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Predictors of Interest in an Alcohol Reduction Clinical Trial of Naltrexone among Undergraduates | OMICS International
ISSN: 2155-6105
Journal of Addiction Research & Therapy

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Predictors of Interest in an Alcohol Reduction Clinical Trial of Naltrexone among Undergraduates

Robert F Leeman1*, William R Corbin2, Lisa M Fucito1, John W Urwin1 and Stephanie S O’Malley1

1School of Medicine, Yale University, USA

2Arizona State University, USA

*Corresponding Author:
Robert F Leeman
School of Medicine, Yale University , USA
Tel: (203)974-7373
Fax: (203)974-7606

Received date: April 12, 2013; Accepted date: May 10, 2013; Published date: May 24, 2013

Citation: Leeman RF, Corbin WR, Fucito LM, Urwin JW, O’Malley SS (2013) Predictors of Interest in an Alcohol Reduction Clinical Trial of Naltrexone among Undergraduates. J Addict Res Ther 4:151. doi:10.4172/2155-6105.1000151

Copyright: © 2013 Leeman RF, et al. This is an open-access article distributed under the terms of the Creative Commons Attribution License, which permits unrestricted use, distribution, and reproduction in any medium, provided the original author and source are credited.

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Background: We tested predictors of interest in a clinical trial of naltrexone plus counseling for heavy drinking reduction in young adults using a web survey. Respondents could indicate interest in the clinical trial at the conclusion of the survey.

Methods: A random sample of university students completed the survey (N = 584, 60% female). Data were collected in October-November 2010.

Results: Among past-year drinkers (n = 411), 22.6% (n = 93) indicated interest. Equivalent levels of interest were found among past-year heavy drinkers. Non-white race and current cigarette smoking predicted interest. Alcoholrelated negative consequences score was a trend-level predictor in the full regression model, but a significant predictor in a reduced model.

Conclusions: Non-white students, smokers and those with a high number of negative consequences may be more amenable to drinking reduction via medication and counseling. These findings could facilitate efforts of researchers, administrators, counselors and other professionals to tailor drinking reduction messages and facilitate treatment engagement by undergraduates.


Alcohol-related consequences; College drinking; Heavy drinking; Impaired control over alcohol use; Pharmacotherapy; Smoking; Web survey


Heavy drinking among undergraduates is a major public health concern. According to the National Epidemiologic Survey on Alcohol and Related Conditions (NESARC), 31.3% of undergraduate, past-year drinkers reported two or more heavy episodic drinking occasions per month and 16.7% reported two or more occasions per week [1]. Heavy episodic drinking has been linked to negative consequences, including fatal traffic accidents [2]. Alcohol use disorders (AUD; i.e., abuse or dependence) are also common among undergraduates, with a national survey finding that 24% of men and 13% of women met criteria for a current AUD [3]. Both rates are considerably higher than national averages.

Although heavy drinking and AUD rates are high, evidence suggests young people are reticent to engage in mental health treatment in general and for addictive behaviors, in particular. Based on analyses of NESARC data, Blanco et al. [4] found that about 45% of college students met current criteria for at least one psychiatric disorder, however less than 20% of those individuals had received any mental health treatment in the past year. In a survey at 26 American colleges, 32% were classified as having a mental health problem, but only 36% of these individuals had received any treatment in the past year [5]. Pertaining to alcohol problems specifically, Wells et al. [6] found that, among 25 year olds in New Zealand, only 7% who reported an alcohol-related problem sought alcohol treatment in the prior four years. At a state university in the United States, only 18% of current heavy drinkers reported having ever utilized any of 14 drinking reduction resources [7]. Among current drinkers at another state university in the U. S., only 14.6% reported interest in cutting down their alcohol use and only 5.4% indicated interest in stopping [8]. There are many reasons for undergraduates' reticence to change. These include a lack of interpersonal reasons for quitting (i.e., a lack of social control from parents and other adults) [9] and an attitude that their drinking behavior is not problematic [6,10,11].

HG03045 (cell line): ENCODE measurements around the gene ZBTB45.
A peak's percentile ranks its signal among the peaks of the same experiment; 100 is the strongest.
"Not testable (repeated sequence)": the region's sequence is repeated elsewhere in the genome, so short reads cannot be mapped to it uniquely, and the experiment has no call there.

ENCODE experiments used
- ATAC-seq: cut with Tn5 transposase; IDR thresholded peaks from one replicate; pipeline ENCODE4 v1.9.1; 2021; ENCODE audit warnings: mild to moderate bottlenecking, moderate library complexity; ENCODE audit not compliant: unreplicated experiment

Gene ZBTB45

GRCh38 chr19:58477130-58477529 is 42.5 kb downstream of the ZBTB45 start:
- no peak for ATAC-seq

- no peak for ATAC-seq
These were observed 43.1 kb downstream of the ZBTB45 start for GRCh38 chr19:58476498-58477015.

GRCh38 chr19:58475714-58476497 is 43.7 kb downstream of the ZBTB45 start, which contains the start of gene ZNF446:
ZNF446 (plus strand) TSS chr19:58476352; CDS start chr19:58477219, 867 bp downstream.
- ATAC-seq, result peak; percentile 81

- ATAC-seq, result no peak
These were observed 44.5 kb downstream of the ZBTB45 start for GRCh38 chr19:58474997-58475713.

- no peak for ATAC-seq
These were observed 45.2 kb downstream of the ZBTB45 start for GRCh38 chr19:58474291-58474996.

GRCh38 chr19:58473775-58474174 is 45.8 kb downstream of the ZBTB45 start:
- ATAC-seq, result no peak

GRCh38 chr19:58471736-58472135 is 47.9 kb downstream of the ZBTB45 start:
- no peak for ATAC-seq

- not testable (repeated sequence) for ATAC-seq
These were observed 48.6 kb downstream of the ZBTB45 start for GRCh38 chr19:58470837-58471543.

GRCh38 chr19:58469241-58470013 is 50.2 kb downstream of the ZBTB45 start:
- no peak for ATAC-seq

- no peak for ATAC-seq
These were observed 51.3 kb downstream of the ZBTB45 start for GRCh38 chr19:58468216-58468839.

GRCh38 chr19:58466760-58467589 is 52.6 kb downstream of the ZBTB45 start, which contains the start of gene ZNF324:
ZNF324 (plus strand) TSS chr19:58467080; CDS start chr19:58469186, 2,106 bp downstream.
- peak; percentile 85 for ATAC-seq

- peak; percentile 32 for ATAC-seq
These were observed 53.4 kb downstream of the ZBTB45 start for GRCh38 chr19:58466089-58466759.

The nature of the relationship between alcohol problem severity and treatment interest is unclear. Some studies have found that alcohol problem severity predicts treatment interest and help-seeking. Wells et al. [6] found that treatment seeking increased to 24% among those meeting alcohol dependence criteria and Cellucci et al. [10] reported a significant, positive correlation between AUDIT scores and helpseeking interest. Providing further evidence that greater problem severity is associated with greater interest in treatment, Epler et al. [8] found that the number of alcohol dependence symptoms endorsed significantly predicted interest in oral medication as needed for drinking situations among undergraduates. In the same survey, negative consequences predicted interest in daily oral medication use. At the same time, other studies have found interest in brief interventions to be weaker among heavier drinking undergraduates [12,13]. Buscemi et al. [7] found equivocal results in that there were positive relationships between negative consequences and past help seeking, but negative relationships with hypothetical future help seeking. Further, Neighbors et al. [14] found an inverted U-shaped relationship between drinking severity and interest in behavior change. The lightest and heaviest drinkers reported the least interest and the heaviest drinkers were also unlikely to actually participate. They attributed these findings to a lack of perceived need among light drinkers and possible defensiveness among heavier drinkers.